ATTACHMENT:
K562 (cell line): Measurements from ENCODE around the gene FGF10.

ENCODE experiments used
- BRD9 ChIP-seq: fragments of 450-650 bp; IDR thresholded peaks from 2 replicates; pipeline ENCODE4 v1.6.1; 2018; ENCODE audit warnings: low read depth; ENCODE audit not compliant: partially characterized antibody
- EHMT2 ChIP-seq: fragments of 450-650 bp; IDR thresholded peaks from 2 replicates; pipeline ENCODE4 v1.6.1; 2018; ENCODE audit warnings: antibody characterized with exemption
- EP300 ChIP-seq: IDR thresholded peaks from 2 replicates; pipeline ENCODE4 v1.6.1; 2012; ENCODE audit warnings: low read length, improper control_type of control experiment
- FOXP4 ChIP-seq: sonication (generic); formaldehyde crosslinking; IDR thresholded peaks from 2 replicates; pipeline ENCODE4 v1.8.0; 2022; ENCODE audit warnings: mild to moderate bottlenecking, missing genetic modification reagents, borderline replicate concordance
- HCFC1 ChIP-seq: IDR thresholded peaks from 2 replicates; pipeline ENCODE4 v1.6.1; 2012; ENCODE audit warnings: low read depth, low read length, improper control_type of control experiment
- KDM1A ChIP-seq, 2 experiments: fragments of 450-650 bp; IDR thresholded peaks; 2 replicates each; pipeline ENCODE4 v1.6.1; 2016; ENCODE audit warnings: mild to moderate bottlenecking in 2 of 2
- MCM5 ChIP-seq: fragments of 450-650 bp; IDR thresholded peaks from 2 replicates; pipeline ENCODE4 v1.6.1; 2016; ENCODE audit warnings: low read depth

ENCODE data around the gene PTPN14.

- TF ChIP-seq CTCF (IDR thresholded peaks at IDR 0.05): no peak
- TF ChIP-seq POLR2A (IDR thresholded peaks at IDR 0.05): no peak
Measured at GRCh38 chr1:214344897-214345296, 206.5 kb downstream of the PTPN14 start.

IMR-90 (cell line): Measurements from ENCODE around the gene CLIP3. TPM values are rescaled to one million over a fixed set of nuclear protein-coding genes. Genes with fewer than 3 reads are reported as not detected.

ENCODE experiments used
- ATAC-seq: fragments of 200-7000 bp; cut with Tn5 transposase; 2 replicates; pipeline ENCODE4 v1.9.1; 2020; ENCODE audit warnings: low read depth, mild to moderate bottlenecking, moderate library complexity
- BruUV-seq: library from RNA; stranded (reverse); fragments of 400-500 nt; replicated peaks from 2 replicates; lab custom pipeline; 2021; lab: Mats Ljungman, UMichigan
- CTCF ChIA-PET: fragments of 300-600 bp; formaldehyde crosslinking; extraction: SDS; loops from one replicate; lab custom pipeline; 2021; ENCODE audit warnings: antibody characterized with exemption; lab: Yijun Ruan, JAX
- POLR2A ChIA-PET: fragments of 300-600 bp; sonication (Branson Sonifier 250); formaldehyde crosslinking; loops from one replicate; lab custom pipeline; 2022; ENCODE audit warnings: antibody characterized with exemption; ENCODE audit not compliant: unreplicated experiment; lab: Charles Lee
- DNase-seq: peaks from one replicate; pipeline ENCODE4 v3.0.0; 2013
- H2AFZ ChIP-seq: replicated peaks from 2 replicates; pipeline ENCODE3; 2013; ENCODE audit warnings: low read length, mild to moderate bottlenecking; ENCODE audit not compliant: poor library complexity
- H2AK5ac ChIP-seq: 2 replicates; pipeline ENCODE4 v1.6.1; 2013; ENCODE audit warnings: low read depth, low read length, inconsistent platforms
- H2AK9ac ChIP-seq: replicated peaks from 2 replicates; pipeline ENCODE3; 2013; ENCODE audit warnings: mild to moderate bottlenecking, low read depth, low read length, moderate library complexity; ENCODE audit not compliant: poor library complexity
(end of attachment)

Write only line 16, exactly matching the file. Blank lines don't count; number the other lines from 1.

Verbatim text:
- ATAC-seq: fragments of 200-7000 bp; cut with Tn5 transposase; 2 replicates; pipeline ENCODE4 v1.9.1; 2020; ENCODE audit warnings: low read depth, mild to moderate bottlenecking, moderate library complexity